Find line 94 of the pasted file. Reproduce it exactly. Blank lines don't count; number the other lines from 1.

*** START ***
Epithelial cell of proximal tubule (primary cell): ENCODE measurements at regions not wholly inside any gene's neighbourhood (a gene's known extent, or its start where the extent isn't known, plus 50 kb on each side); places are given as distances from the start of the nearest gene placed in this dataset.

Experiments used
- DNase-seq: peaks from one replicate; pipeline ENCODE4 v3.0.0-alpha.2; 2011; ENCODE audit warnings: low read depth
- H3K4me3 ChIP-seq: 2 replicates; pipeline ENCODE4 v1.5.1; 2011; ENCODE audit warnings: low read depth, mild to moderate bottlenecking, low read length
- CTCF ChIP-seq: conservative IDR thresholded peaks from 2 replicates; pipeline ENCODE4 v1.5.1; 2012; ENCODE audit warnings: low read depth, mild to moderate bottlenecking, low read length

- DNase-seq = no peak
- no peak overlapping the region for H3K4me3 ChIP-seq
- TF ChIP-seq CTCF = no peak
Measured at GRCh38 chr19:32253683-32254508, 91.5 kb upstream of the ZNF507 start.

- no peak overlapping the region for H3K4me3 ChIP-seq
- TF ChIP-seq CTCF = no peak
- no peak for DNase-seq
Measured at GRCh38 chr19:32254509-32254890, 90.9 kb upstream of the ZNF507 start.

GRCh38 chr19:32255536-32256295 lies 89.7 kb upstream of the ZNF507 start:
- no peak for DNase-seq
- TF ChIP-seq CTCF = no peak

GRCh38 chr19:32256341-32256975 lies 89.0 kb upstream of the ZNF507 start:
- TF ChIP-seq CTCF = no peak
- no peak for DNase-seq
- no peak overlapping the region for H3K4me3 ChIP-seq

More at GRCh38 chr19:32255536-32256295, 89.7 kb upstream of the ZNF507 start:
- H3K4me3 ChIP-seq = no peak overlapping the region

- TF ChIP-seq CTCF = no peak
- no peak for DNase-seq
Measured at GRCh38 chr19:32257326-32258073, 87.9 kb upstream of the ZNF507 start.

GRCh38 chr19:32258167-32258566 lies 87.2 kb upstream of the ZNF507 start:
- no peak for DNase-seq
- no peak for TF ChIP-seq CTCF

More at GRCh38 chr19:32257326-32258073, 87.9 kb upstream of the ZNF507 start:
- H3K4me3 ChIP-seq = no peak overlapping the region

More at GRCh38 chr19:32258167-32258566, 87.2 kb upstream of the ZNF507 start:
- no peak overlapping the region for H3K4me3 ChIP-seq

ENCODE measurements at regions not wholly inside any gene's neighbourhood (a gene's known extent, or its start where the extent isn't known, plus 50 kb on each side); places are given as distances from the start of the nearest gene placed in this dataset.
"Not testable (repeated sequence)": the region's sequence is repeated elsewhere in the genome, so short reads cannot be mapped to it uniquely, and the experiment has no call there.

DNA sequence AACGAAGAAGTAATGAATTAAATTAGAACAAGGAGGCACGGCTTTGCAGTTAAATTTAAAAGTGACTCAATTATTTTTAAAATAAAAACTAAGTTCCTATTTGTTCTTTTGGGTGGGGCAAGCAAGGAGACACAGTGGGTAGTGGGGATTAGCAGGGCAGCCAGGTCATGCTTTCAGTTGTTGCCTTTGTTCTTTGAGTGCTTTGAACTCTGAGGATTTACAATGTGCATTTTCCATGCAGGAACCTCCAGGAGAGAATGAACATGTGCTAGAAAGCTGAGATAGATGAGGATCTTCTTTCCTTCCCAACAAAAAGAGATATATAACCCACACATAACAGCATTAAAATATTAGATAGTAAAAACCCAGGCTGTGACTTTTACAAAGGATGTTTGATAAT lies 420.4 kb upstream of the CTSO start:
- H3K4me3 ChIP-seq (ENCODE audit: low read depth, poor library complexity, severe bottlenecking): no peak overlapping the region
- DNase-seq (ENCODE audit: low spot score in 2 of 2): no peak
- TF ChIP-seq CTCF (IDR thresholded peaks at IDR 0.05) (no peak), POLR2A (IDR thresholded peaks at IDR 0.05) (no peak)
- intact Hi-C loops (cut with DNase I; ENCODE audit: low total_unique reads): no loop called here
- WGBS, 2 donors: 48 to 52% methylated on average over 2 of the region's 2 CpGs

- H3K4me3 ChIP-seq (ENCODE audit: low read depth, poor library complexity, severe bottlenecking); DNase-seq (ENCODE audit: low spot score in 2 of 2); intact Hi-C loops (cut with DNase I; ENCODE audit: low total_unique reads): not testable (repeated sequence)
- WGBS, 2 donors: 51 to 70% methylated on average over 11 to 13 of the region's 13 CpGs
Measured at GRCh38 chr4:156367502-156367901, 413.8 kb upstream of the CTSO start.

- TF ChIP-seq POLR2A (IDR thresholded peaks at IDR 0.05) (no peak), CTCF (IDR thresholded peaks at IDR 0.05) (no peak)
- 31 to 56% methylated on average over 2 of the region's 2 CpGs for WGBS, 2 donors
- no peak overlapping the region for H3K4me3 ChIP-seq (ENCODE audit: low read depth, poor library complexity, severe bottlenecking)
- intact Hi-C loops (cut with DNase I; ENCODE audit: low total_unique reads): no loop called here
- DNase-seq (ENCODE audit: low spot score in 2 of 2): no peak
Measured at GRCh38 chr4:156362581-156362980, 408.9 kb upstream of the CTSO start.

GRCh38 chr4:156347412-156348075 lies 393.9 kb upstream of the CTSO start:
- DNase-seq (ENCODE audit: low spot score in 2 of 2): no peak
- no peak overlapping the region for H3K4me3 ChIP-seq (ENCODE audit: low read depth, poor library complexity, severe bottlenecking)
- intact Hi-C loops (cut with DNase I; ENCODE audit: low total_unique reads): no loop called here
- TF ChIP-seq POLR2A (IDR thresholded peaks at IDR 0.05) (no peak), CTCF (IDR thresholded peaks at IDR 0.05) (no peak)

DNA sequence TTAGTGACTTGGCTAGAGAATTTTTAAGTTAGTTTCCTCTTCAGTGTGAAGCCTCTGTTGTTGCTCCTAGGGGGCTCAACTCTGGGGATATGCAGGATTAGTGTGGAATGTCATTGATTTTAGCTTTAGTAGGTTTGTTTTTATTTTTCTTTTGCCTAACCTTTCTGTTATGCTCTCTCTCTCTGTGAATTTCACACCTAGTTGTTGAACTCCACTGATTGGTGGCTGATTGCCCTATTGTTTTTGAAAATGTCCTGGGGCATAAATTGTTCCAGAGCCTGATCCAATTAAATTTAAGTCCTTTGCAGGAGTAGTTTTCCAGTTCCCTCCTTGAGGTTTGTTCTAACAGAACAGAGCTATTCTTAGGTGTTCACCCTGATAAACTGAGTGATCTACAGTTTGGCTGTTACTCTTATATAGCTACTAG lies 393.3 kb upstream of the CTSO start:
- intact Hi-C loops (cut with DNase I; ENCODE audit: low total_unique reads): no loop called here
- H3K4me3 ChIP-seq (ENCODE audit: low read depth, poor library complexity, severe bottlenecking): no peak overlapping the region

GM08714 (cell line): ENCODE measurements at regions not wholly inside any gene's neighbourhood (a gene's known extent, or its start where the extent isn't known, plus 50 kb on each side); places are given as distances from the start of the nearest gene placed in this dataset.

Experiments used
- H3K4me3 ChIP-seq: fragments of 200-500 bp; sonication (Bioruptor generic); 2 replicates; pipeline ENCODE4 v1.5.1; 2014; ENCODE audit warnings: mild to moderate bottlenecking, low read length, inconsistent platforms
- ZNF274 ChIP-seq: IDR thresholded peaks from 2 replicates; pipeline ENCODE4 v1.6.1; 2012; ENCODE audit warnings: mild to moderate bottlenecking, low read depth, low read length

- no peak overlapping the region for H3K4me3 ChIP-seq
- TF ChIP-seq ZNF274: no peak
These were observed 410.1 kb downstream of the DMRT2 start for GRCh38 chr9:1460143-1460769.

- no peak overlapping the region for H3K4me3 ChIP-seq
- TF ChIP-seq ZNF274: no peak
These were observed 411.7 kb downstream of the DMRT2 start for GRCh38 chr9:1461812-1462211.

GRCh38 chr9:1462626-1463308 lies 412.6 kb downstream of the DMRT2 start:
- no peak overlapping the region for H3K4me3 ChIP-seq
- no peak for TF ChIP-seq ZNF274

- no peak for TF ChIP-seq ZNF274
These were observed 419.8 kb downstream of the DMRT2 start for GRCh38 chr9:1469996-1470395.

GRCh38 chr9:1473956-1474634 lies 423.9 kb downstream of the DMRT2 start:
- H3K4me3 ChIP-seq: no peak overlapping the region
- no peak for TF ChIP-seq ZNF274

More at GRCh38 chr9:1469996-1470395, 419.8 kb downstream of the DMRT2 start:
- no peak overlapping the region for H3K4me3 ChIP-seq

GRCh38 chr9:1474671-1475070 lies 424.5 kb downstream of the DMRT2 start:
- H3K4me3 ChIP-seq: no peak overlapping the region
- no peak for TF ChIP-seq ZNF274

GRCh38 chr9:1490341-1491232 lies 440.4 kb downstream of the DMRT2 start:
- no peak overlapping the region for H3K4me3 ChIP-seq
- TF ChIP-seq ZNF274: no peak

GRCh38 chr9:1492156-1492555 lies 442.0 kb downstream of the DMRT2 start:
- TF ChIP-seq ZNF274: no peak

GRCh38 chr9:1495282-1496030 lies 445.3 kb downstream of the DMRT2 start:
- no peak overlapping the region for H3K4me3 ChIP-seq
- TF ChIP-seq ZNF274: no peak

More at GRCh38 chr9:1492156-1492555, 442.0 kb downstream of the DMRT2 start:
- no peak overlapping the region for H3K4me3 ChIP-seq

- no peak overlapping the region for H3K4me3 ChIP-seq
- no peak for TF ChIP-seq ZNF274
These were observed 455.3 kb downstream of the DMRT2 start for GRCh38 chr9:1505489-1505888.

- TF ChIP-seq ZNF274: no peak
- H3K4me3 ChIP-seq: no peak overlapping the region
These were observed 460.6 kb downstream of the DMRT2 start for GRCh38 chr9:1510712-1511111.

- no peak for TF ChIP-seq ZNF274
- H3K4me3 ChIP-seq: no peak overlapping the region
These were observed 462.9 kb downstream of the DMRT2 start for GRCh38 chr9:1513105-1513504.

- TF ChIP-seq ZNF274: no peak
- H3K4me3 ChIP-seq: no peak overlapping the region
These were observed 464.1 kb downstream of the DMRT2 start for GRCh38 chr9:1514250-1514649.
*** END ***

- TF ChIP-seq ZNF274: no peak